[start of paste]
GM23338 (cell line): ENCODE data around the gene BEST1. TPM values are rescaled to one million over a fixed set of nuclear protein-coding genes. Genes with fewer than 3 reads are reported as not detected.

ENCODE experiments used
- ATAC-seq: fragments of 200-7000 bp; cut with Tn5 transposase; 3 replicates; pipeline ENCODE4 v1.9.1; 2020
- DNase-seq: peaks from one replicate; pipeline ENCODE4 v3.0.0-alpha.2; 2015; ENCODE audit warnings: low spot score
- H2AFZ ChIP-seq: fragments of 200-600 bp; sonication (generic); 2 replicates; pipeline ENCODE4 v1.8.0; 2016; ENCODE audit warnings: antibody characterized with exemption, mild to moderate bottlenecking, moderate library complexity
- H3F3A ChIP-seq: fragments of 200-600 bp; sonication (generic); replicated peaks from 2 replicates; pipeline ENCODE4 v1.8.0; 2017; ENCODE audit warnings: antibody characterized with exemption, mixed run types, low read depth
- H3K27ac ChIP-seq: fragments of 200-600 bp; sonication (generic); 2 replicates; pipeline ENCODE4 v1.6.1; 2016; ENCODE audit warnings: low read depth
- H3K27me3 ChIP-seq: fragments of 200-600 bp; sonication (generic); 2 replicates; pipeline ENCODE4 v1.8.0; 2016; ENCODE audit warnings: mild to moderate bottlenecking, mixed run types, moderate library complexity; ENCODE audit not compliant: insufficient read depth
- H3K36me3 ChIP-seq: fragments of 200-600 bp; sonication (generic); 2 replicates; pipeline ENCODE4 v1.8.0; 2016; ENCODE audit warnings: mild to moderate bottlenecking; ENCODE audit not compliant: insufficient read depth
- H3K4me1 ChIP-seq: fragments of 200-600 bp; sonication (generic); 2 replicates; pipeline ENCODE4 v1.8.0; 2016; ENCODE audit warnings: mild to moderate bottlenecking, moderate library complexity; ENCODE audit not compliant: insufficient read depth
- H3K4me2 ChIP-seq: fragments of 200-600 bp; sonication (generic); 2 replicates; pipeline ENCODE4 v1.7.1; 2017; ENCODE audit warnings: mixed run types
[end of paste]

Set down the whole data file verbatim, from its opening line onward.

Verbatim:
GM23338 (cell line): ENCODE data around the gene BEST1. TPM values are rescaled to one million over a fixed set of nuclear protein-coding genes. Genes with fewer than 3 reads are reported as not detected.

ENCODE experiments used
- ATAC-seq: fragments of 200-7000 bp; cut with Tn5 transposase; 3 replicates; pipeline ENCODE4 v1.9.1; 2020
- DNase-seq: peaks from one replicate; pipeline ENCODE4 v3.0.0-alpha.2; 2015; ENCODE audit warnings: low spot score
- H2AFZ ChIP-seq: fragments of 200-600 bp; sonication (generic); 2 replicates; pipeline ENCODE4 v1.8.0; 2016; ENCODE audit warnings: antibody characterized with exemption, mild to moderate bottlenecking, moderate library complexity
- H3F3A ChIP-seq: fragments of 200-600 bp; sonication (generic); replicated peaks from 2 replicates; pipeline ENCODE4 v1.8.0; 2017; ENCODE audit warnings: antibody characterized with exemption, mixed run types, low read depth
- H3K27ac ChIP-seq: fragments of 200-600 bp; sonication (generic); 2 replicates; pipeline ENCODE4 v1.6.1; 2016; ENCODE audit warnings: low read depth
- H3K27me3 ChIP-seq: fragments of 200-600 bp; sonication (generic); 2 replicates; pipeline ENCODE4 v1.8.0; 2016; ENCODE audit warnings: mild to moderate bottlenecking, mixed run types, moderate library complexity; ENCODE audit not compliant: insufficient read depth
- H3K36me3 ChIP-seq: fragments of 200-600 bp; sonication (generic); 2 replicates; pipeline ENCODE4 v1.8.0; 2016; ENCODE audit warnings: mild to moderate bottlenecking; ENCODE audit not compliant: insufficient read depth
- H3K4me1 ChIP-seq: fragments of 200-600 bp; sonication (generic); 2 replicates; pipeline ENCODE4 v1.8.0; 2016; ENCODE audit warnings: mild to moderate bottlenecking, moderate library complexity; ENCODE audit not compliant: insufficient read depth
- H3K4me2 ChIP-seq: fragments of 200-600 bp; sonication (generic); 2 replicates; pipeline ENCODE4 v1.7.1; 2017; ENCODE audit warnings: mixed run types